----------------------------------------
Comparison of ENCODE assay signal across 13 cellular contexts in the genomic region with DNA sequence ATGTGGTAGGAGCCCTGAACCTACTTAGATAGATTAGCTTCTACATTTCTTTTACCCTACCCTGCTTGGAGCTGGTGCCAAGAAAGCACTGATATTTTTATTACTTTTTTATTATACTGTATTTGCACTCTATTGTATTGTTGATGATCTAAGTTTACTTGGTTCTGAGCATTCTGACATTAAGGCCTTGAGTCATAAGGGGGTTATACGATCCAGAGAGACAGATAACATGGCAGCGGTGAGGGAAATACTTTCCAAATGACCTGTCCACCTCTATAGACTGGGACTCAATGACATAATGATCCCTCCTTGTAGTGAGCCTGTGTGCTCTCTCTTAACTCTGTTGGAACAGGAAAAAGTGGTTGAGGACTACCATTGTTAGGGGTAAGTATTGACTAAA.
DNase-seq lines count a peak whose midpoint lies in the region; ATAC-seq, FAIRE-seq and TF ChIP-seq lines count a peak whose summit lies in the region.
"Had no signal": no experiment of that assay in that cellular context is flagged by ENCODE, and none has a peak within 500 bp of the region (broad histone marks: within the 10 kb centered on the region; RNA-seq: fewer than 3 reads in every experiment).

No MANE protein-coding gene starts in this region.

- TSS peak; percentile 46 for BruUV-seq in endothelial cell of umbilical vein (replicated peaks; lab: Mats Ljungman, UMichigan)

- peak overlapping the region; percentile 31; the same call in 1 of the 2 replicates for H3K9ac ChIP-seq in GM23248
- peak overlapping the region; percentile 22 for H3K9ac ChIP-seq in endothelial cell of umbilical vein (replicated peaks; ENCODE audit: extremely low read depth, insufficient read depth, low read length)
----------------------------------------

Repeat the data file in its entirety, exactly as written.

Comparison of ENCODE assay signal across 13 cellular contexts in the genomic region with DNA sequence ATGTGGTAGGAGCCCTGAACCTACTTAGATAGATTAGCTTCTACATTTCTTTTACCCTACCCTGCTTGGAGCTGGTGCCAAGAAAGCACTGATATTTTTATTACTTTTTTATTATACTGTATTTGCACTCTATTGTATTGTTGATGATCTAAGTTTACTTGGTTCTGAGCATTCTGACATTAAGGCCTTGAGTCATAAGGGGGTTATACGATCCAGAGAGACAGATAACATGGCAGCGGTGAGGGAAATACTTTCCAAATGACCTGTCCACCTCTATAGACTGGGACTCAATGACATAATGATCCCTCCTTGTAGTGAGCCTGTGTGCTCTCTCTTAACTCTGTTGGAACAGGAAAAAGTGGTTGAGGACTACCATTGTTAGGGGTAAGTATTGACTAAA.
DNase-seq lines count a peak whose midpoint lies in the region; ATAC-seq, FAIRE-seq and TF ChIP-seq lines count a peak whose summit lies in the region.
"Had no signal": no experiment of that assay in that cellular context is flagged by ENCODE, and none has a peak within 500 bp of the region (broad histone marks: within the 10 kb centered on the region; RNA-seq: fewer than 3 reads in every experiment).

No MANE protein-coding gene starts in this region.

- TSS peak; percentile 46 for BruUV-seq in endothelial cell of umbilical vein (replicated peaks; lab: Mats Ljungman, UMichigan)

- peak overlapping the region; percentile 31; the same call in 1 of the 2 replicates for H3K9ac ChIP-seq in GM23248
- peak overlapping the region; percentile 22 for H3K9ac ChIP-seq in endothelial cell of umbilical vein (replicated peaks; ENCODE audit: extremely low read depth, insufficient read depth, low read length)